Critical Shopper: There’s Nothing to Fear at Simone Rocha


Ms. Rocha’s clothes are airy and all frills. She takes the girliest accents (bows, ruffles, puffy sleeves — all pretty high on my list of fashion fears) and reclaims them. Up close, her fabrications are enchanting: Most pieces in the store that come in chiffon, gabardine or cotton poplin also come in tulle in the same cut. It’s as if each of the designer’s ideas came to her first as a ghost.

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Ms. Rocha introduced her namesake label in 2010, right after graduating from Central Saint Martins in London.

Credit
Jennifer S. Altman for The New York Times

Simone Rocha introduced her namesake label in 2010, right after graduating from Central Saint Martins in London. In 2015, she opened a store there, and in 2016, she won the British Fashion Council’s women’s wear designer of the year award. A cute fact: Ms. Rocha’s father, the fashion designer John Rocha, won the same award in 1993. The two designed the interior of the store together.

Molding that lines the wall is shaped like budded roses, designed by Ms. Rocha herself. Looking at her designs, you would think her name means rose, but in fact it is Portuguese for “rock.” Audrey and I set ourselves down a little too hard on the white benches: The stone is so soft it looks plush.

Photo

Up close, Ms. Rocha’s fabrications are enchanting.

Credit
Jennifer S. Altman for The New York Times

Also solid: the enormous polished onyx slab that serves as the counter at the back of the store.

I open the dressing room door and am confronted with a paper chair. It’s carved, with exposed holes like stacked cardboard viewed from the side. It looks a lot like … honeycomb. The saleswoman quickly comes in and takes the chair out. “It’s so light!” she says.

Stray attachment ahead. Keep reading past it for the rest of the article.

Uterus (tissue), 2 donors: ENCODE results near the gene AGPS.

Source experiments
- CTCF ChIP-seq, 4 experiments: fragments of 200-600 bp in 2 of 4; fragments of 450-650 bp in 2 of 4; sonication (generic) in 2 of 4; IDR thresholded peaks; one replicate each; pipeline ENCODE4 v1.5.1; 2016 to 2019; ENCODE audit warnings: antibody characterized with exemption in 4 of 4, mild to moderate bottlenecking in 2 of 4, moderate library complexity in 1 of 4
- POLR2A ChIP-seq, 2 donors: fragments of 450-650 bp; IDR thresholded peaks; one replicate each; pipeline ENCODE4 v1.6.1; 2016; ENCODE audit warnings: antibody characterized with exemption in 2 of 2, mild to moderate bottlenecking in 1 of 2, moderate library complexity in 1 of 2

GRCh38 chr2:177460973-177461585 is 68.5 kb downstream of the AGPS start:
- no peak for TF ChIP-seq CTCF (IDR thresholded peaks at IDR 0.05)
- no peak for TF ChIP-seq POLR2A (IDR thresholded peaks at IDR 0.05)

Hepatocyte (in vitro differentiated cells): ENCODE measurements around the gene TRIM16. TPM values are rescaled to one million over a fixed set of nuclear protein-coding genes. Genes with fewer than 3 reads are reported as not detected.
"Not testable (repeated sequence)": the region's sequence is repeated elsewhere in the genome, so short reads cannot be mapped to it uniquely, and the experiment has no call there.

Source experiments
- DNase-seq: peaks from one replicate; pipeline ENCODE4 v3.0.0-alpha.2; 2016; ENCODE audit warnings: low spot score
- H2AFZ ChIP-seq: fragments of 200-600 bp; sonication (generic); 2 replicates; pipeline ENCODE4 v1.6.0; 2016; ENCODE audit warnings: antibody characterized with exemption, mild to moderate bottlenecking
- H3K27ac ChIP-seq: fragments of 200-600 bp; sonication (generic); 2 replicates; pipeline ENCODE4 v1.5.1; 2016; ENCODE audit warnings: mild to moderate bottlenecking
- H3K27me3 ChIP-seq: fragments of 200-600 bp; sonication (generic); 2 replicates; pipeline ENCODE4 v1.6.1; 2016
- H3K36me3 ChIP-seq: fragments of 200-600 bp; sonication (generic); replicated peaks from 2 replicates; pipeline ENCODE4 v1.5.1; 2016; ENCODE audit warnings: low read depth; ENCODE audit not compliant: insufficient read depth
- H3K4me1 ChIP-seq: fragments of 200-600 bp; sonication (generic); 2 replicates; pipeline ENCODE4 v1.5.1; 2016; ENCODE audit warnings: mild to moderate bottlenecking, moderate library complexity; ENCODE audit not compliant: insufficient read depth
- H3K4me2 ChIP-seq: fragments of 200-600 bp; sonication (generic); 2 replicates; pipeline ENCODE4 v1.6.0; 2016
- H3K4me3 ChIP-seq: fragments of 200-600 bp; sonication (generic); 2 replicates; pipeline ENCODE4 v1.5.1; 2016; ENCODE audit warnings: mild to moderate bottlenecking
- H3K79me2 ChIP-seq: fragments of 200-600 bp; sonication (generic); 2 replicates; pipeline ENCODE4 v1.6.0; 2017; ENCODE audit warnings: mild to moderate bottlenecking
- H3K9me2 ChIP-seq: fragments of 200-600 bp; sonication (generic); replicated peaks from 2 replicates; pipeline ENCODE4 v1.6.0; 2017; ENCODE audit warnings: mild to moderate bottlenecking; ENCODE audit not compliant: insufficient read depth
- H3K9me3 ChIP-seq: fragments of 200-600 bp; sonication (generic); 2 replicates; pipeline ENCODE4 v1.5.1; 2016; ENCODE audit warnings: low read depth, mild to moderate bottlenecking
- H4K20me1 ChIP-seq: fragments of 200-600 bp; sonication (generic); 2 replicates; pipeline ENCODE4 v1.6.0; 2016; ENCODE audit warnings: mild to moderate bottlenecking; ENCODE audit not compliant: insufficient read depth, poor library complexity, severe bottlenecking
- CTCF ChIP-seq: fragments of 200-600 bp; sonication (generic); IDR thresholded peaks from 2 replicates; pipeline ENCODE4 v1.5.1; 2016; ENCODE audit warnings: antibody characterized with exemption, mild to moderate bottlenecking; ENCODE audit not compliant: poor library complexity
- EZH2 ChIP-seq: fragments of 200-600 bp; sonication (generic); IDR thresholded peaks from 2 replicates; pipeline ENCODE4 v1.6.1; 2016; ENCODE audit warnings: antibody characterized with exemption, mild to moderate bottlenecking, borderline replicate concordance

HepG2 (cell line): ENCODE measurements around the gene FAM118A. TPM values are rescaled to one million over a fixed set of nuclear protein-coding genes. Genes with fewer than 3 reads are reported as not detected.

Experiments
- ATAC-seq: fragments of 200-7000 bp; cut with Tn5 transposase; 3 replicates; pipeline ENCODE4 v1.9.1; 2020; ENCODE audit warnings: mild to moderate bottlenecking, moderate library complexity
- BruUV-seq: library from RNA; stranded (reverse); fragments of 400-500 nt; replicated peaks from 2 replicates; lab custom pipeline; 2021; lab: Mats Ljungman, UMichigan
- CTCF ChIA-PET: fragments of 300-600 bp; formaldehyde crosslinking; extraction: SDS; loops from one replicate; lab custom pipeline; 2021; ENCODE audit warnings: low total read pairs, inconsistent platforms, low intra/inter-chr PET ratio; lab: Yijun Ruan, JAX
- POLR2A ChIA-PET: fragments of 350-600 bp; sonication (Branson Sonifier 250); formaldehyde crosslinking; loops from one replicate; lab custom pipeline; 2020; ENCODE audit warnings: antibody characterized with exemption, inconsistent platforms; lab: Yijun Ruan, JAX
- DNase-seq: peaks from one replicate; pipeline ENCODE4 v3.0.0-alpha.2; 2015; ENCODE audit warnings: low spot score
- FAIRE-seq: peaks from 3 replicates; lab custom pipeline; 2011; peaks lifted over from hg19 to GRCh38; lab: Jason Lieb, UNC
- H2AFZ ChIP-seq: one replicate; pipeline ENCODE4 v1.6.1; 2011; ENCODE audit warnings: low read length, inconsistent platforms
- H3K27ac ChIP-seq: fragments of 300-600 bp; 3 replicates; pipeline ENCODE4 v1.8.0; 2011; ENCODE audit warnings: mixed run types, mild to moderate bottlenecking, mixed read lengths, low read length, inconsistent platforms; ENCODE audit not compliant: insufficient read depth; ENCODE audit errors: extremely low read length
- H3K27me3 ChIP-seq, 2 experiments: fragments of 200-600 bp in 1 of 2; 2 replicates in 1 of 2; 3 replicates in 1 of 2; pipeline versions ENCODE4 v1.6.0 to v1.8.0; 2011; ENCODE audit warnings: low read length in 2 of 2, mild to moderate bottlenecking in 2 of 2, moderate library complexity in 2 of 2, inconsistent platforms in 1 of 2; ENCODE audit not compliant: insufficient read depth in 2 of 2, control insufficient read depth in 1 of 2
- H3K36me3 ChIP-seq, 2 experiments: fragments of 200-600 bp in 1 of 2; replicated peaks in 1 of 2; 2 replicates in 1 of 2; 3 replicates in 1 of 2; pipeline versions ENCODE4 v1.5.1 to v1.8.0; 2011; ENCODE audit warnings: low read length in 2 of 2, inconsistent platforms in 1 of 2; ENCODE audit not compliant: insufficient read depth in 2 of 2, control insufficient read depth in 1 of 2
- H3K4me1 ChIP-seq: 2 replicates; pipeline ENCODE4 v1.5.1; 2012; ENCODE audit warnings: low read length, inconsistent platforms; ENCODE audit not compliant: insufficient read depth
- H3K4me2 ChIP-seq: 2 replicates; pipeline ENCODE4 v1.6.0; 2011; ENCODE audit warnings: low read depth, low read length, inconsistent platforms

I try on a black skirt with ruffles spiraling down from the waist like M. C. Escher stairs ($1,250). By the bottom, they slump off, draping in strips. An apathetic ruffle is one of the funnier wordless jokes that can be made.

On top, I try a boxy little shirt with oversize half-cap sleeves that rest like an abbreviated cape ($1,250).

“What happens if you flap like a bird?” Audrey asks from the stone bench.

She tries on a pair of gray Prince of Wales checked pants ($900), with ruffles looping down the thighs where punk suspenders might hang. I decide to tackle a fashion fear: poof sleeves. On the hanger, the nude sheer trench looks as if its sleeves are exaggerated and flouncy. On, it’s clear they’re cut to cup the shoulders, and the effect of the extra fabric is that of a hugging shawl built into the construction ($1,280). Nothing to fear here, nor in a black-and-red-checkered chiffon dress with a ruffled bib ($2,350).

We circle the jewelry set out on cushions on the Perspex display columns. Simone Rocha’s jewelry is more affordable than her clothes (though I think it’s cool she hasn’t succumbed to setting out a stack of T-shirts; cotton poplin and earrings under $1,000 was her retail compromise). Audrey tries on a magnetic single earring; two crystal globs snap onto her ear from either side ($520). It looks as if she has grown her own rock candy.

I try a single smooth stone strung on a long chain ($175). It’s lovely, almost long enough to dangle in front of my heart, now beating regularly. I take a deep breath.

Correction: March 13, 2017

An earlier version of this article misstated Simone Rocha’s nationality. She is Irish, not British.

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